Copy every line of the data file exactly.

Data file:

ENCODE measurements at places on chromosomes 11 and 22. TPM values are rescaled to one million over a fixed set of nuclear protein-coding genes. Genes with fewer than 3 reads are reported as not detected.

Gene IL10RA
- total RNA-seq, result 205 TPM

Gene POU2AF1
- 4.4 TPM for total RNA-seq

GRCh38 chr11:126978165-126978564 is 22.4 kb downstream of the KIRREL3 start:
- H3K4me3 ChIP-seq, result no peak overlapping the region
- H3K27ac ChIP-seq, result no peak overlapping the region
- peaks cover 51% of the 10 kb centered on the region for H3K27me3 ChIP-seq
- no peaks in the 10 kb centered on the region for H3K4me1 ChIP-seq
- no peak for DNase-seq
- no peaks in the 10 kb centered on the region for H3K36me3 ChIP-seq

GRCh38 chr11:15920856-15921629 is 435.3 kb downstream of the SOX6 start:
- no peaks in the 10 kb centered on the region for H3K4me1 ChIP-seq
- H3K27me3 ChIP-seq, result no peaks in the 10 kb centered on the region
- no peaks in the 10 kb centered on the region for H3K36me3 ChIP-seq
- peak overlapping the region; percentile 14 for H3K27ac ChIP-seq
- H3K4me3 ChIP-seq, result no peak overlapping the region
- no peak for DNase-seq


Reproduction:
ENCODE measurements at places on chromosomes 11 and 22. TPM values are rescaled to one million over a fixed set of nuclear protein-coding genes. Genes with fewer than 3 reads are reported as not detected.

Gene IL10RA
- total RNA-seq, result 205 TPM

Gene POU2AF1
- 4.4 TPM for total RNA-seq

GRCh38 chr11:126978165-126978564 is 22.4 kb downstream of the KIRREL3 start:
- H3K4me3 ChIP-seq, result no peak overlapping the region
- H3K27ac ChIP-seq, result no peak overlapping the region
- peaks cover 51% of the 10 kb centered on the region for H3K27me3 ChIP-seq
- no peaks in the 10 kb centered on the region for H3K4me1 ChIP-seq
- no peak for DNase-seq
- no peaks in the 10 kb centered on the region for H3K36me3 ChIP-seq

GRCh38 chr11:15920856-15921629 is 435.3 kb downstream of the SOX6 start:
- no peaks in the 10 kb centered on the region for H3K4me1 ChIP-seq
- H3K27me3 ChIP-seq, result no peaks in the 10 kb centered on the region
- no peaks in the 10 kb centered on the region for H3K36me3 ChIP-seq
- peak overlapping the region; percentile 14 for H3K27ac ChIP-seq
- H3K4me3 ChIP-seq, result no peak overlapping the region
- no peak for DNase-seq